I have a notably terrible memory, but I remember how I've celebrated nearly every Fourth of July since I was 17. It's far & away my favorite holiday - no religious rituals, no old-timey traditions, no set-in-stone celebrations. Just doing what you want with people you love.
When I was younger, we spent a few years going to family friends' house on Independence Day; in my little kid brain, they had the greatest holiday picnic on the planet. There were sparklers & Roman candles (albeit far, far from safety-conscious me); there were those little white pellets that explode when they hit the pavement; there were Firecracker popsicles & watermelon slices & pasta salads with little slivers of pepperoni in them, because that's what Midwesterners do with pasta salad. More importantly, there were friends & there was fun.
As I got older, it remained my favorite holiday - in part, perhaps, because I don't recall ever having a bad one. When I was 17, it was the holiday during which I reunited with my high school boyfriend; as we kissed on a hill after a fireworks display, an elderly couple commented in passing on the joys of being young & in love. When I was 18, I tearfully saw my college boyfriend off to Army boot camp at an Independence Day barbecue with his friends & family. When I was 21, I spent my first 4th in the District, decked out in the touristy-but-requisite red, white & blue & picnicking on the lawn of the National Mall with other summer interns. I've now spent three more holidays in the District, including waiting out a thunderstorm at the base of the Washington Monument & more than one incidence of grilling & day-drinking.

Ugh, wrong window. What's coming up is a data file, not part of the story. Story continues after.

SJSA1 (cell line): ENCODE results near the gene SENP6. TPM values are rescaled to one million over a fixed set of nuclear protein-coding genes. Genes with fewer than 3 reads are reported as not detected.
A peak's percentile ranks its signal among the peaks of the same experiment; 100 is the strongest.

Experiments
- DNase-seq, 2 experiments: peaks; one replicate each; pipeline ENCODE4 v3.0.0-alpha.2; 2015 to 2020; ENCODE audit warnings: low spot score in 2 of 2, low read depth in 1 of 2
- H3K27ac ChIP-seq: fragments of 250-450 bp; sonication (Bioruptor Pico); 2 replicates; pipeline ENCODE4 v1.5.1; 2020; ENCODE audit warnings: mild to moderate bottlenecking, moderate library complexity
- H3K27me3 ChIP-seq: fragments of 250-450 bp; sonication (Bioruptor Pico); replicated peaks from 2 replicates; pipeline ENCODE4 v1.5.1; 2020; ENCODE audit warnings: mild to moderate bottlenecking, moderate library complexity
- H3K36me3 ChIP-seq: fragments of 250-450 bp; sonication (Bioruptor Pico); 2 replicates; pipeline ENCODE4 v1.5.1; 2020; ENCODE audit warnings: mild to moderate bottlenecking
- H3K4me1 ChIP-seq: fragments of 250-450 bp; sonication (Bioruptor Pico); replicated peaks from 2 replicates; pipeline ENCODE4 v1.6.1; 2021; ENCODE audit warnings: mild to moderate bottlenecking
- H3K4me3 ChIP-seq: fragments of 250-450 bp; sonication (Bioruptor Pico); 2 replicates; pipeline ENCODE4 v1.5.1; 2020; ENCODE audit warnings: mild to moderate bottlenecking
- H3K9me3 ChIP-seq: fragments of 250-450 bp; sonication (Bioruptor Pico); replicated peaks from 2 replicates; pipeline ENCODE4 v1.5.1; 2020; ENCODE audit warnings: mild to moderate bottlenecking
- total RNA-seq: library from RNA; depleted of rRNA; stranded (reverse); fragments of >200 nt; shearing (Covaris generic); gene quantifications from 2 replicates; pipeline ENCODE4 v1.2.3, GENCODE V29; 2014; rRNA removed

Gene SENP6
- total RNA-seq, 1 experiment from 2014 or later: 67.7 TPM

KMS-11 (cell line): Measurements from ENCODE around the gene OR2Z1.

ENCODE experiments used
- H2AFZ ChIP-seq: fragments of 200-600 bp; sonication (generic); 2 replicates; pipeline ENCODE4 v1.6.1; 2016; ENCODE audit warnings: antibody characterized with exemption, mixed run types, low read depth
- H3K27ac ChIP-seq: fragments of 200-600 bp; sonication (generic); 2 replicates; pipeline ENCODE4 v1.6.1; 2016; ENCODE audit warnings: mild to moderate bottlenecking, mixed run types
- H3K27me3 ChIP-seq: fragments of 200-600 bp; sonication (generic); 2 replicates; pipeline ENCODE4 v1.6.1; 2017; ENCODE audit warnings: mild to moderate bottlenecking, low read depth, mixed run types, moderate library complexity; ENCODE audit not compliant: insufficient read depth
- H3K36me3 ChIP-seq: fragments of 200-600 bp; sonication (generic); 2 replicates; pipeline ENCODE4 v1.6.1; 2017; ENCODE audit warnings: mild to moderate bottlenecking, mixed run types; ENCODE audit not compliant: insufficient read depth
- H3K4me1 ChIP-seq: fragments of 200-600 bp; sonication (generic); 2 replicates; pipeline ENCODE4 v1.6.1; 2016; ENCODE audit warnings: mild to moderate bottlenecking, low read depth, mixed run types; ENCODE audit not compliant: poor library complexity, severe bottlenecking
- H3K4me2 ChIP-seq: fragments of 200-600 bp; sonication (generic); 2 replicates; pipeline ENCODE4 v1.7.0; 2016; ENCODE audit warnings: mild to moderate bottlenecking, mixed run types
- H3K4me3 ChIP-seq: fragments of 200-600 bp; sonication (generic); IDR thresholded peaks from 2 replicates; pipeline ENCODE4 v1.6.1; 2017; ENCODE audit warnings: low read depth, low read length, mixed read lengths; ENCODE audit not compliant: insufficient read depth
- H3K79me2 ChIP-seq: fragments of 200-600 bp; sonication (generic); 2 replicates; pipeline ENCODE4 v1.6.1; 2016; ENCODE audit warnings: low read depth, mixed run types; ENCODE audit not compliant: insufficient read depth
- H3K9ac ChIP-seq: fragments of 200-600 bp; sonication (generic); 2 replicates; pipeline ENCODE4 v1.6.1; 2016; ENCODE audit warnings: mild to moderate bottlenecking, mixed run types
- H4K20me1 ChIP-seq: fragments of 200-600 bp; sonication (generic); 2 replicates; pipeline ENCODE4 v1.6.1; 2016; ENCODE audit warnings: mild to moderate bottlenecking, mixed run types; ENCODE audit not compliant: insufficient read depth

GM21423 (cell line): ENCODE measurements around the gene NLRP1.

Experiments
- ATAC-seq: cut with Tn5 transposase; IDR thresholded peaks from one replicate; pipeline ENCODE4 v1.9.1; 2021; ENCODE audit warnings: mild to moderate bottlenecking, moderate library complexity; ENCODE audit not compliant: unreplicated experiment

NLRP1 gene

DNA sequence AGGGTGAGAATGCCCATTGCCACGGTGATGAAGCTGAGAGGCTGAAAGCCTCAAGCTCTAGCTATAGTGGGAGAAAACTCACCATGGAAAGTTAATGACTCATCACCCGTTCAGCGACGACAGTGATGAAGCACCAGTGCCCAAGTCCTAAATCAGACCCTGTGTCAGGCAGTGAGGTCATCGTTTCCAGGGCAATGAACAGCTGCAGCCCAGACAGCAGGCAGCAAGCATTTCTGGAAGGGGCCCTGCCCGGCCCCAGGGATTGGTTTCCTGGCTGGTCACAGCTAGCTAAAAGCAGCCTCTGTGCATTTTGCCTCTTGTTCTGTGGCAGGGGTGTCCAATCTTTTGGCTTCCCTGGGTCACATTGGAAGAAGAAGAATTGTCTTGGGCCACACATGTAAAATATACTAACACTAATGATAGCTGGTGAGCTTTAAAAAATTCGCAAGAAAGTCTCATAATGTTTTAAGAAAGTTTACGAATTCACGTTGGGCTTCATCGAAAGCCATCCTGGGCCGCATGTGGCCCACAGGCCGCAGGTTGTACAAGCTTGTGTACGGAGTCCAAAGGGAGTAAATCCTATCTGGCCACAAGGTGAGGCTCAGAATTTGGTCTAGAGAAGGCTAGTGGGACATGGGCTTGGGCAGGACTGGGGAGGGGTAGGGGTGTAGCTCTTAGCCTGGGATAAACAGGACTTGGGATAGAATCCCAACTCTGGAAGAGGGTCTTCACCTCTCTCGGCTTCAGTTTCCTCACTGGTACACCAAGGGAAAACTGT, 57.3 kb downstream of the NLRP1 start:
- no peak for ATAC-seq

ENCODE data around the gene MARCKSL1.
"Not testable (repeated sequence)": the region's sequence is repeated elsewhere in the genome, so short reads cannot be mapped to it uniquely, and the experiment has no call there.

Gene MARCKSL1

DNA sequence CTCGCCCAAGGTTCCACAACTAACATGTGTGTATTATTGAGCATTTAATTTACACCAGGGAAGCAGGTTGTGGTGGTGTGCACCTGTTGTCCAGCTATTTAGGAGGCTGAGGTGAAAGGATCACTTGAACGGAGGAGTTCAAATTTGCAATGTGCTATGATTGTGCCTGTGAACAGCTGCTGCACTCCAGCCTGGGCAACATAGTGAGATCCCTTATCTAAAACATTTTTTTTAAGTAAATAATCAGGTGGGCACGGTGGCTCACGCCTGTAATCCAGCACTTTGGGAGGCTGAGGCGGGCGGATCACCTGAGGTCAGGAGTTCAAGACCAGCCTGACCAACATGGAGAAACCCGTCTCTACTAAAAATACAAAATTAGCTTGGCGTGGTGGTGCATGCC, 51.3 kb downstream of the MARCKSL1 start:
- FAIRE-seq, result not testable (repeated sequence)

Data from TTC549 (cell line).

I think I liked it so much - like it still - because nothing about the Fourth of July ever feels mandatory, like the formal, sit-down dinners of Thanksgiving or sitting through services at synagogue on Rosh Hashanah. The Fourth is a holiday free-for-all, doing whatever you want to do with whomever you like most & eating food that's undeniably tastier than that of any other holidays (read: hot dogs). Maybe I'm actually a closeted romantic, though I shudder at the thought - something about fireworks, so big & beautiful & booming, makes me feel both small & important, like there's plenty to discover & take on & learn & love.
This weekend followed suit with the Fourths of July that came before, proving to be a perfect long weekend full of all the right things. Last night, my friends & I forewent the Mall in favor of grilling on friends' roofdeck, with an almost entirely unobstructed view of the fireworks; when they were over, the whole deck erupted into raucous cheering after a man proposed to his girlfriend. And when we turned away from the spot where the fireworks had been, we found that smaller displays were going on all across the city & into Maryland & Virginia, little explosions of colored lights popping up in the distance as far as we could see. The idea that throughout the metropolitan area - throughout the country - people were doing the exact same thing as we were, celebrating with friends & taking in the day, was somehow both powerful & simple, & of course the view & the company were unparalleled.
One of my favorite songs has long been Jimmy Eat World's "Just Watch the Fireworks," which always reminds of the Fourth of July, though there are no real references to it. The lyrics go, in part, "Here, you can be anything, anything that scares you. I think that scares you." They've always felt applicable to my life in DC, a place that has always been so beyond me, even when I've been in love with it. There's so much here - so much power, so much potential. On that Fourth of July four years ago, I cried at the end of the fireworks display on the Mall, promising myself that I would move here, that I would find a way to return, that I would become something that scared me.
Four years later, it seems I may not be in DC come this time next year; I say that regularly, I know, but this time, it feels truer. This Fourth was simpler than holidays past, yet another reminder that my life is infinitely good - but that it is also different than it used to be. "You can be anything, anything that scares you. I think that scares you." Time changes everything, & everything has, indeed, changed.